A contract for difference is a complex trading tool for investors to gain access to a large bucket of stocks.
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What Is a Contract for Difference (CFD)?

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Mar. 30 2021, Published 7:39 a.m. ET

A contract for difference (CFD) is an agreement made in financial trading between a buyer and a seller. Through the contract, the buyer agrees to pay the seller the difference between the current value of a particular asset and the price when the contract was initiated.

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In a contract for difference, the investor does not own the actual assets. Instead, traders bet on the price movement of securities. By utilizing CFDs, investors can make price bets as to whether the underlying asset or security price will rise or fall.

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Here's how CFDs work:

CFD traders may bet on the price moving up or downward. If a trader expects a stock’s price will increase, they will buy the CFD, while those who anticipate the opposite downward movement will sell an opening position.

Should the buyer of a CFD see the asset's price rise, they look to sell their holding. The net difference is represented through a gain or loss and is settled through the investor’s account with the brokerage.

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stock gaining value
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On the other hand, if a trader believes a stock’s price will decline, they can place an opening sell position. To close the position, they must purchase an offsetting trade. Again, the net difference of the gain or loss is cash-settled.

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So how do people make money off buying and selling CFDs?

A contract for difference is entered into between an investor and a brokerage institution. Both parties agree to settle the difference between an asset’s price when the contract was established and the price when the contract is completed.

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The broker can charge a commission per trade (the opening and closing trades constitute two separate trades).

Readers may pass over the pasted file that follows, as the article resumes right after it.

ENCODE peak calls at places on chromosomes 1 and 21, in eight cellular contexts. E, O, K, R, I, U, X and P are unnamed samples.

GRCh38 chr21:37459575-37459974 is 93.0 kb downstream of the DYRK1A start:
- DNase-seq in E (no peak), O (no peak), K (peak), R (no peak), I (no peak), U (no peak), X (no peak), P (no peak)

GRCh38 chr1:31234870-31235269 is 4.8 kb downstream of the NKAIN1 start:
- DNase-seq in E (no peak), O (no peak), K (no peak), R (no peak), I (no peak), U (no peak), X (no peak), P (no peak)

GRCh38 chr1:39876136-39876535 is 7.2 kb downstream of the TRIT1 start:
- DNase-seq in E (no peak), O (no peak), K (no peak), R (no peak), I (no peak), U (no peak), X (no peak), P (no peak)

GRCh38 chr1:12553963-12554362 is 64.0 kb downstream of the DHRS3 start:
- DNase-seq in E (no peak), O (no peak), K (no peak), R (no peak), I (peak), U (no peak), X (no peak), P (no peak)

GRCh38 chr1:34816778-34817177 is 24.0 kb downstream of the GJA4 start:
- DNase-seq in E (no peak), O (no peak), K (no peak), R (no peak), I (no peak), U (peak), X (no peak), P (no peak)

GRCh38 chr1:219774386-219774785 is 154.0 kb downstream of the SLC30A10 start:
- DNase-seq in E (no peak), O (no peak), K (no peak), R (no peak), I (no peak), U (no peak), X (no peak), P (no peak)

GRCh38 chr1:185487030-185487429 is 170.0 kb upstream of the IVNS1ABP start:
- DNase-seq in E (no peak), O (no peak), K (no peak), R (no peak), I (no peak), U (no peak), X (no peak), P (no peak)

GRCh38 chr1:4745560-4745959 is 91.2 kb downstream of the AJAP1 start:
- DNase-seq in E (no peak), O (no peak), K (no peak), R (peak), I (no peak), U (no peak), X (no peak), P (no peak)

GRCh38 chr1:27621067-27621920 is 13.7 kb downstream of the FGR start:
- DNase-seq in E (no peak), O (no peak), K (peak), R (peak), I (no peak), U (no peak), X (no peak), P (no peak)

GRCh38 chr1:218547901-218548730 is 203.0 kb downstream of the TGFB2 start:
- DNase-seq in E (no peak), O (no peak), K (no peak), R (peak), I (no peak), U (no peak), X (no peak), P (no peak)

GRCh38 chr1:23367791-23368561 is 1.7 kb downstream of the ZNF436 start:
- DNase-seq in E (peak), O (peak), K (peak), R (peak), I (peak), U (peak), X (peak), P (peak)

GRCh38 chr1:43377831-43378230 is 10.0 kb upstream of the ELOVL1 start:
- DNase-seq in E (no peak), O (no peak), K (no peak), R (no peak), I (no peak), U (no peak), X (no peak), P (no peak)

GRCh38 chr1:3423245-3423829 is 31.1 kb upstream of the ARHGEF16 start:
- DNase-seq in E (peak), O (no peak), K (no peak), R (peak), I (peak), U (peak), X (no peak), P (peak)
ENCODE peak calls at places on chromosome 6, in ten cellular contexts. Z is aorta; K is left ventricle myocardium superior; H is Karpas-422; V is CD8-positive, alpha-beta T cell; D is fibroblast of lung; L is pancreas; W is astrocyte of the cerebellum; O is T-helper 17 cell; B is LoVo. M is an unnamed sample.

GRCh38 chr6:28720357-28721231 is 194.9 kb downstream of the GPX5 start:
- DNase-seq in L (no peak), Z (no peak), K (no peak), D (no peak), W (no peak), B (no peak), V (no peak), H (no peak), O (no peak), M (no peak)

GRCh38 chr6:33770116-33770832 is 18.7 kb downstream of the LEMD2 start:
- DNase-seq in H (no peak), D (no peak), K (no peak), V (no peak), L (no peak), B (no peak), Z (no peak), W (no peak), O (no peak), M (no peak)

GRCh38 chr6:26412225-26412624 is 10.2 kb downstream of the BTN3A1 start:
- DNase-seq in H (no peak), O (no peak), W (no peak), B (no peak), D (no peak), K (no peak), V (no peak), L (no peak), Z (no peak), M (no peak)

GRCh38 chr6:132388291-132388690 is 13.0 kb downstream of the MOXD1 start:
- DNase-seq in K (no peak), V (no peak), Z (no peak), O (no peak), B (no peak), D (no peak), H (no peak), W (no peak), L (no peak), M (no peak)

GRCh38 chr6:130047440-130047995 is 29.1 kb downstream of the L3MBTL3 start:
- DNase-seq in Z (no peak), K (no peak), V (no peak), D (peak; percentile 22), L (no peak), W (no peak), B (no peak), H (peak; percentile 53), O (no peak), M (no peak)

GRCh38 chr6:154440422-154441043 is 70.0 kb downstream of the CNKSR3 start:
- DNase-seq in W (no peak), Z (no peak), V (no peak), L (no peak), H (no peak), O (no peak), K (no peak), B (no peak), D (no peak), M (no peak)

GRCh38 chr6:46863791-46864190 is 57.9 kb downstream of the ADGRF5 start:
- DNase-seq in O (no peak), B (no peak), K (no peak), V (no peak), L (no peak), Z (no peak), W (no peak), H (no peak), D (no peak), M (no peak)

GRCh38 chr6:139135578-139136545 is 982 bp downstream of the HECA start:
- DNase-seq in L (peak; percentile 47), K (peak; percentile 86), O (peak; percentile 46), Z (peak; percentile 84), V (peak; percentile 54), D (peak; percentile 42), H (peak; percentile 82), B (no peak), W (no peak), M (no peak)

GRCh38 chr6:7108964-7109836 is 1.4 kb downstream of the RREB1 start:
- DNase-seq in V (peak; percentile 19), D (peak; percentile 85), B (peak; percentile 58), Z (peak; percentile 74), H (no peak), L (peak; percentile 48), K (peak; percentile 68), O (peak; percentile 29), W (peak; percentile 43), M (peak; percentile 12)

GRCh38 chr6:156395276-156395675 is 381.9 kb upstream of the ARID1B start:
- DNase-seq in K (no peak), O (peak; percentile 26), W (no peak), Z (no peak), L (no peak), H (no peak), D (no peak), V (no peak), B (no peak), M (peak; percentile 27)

More extended positions may come with finance charges that occur each day a position is held. Since the broker is lending money to the investor, this interest covers the broker for each day their money is lent.

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portfolio performance
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If an investor buys a position they think will increase, they will be charged an initial commission by the broker. Then, for each day that position is held, their account will accumulate daily interest. If the investor sells the position for a profit, their profit will be the net of the current value and what purchase price at the beginning of the contract. That profit will be lessened by the initial commission and the daily interest that was accrued, but also an additional commission for the final trade to sell the position.

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If an investor buys a position and the price decreases, they will owe the broker the difference in the price decrease plus the commissions and daily interest. 

CFDs have several advantages.

Higher leverage

When entering a CFD, an investor can purchase stock options for far less cash overlay. A broker may charge a minimal amount upfront, although it’s much less than would be needed to purchase options on the open market.

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Easier global market access

Many CFD brokers offer access to almost every global trading market. Investors can trade in a wider array of markets at all hours.

But there are disadvantages to CFDs, too.

High risk

Because investors are on the hook for any decreases in the stock’s value, this leaves investors exposed to seemingly infinite risk as market volatility could cause a stock’s value to plummet and investors to pay the difference.

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stock losing value
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Little industry regulation

Banned in the U.S., CFDs don’t come with the same regulation and oversight of more traditional trading practices. A CFD broker’s credibility is solely based on reputation, longevity, and financial position. More research and investigating are needed before opening an account.

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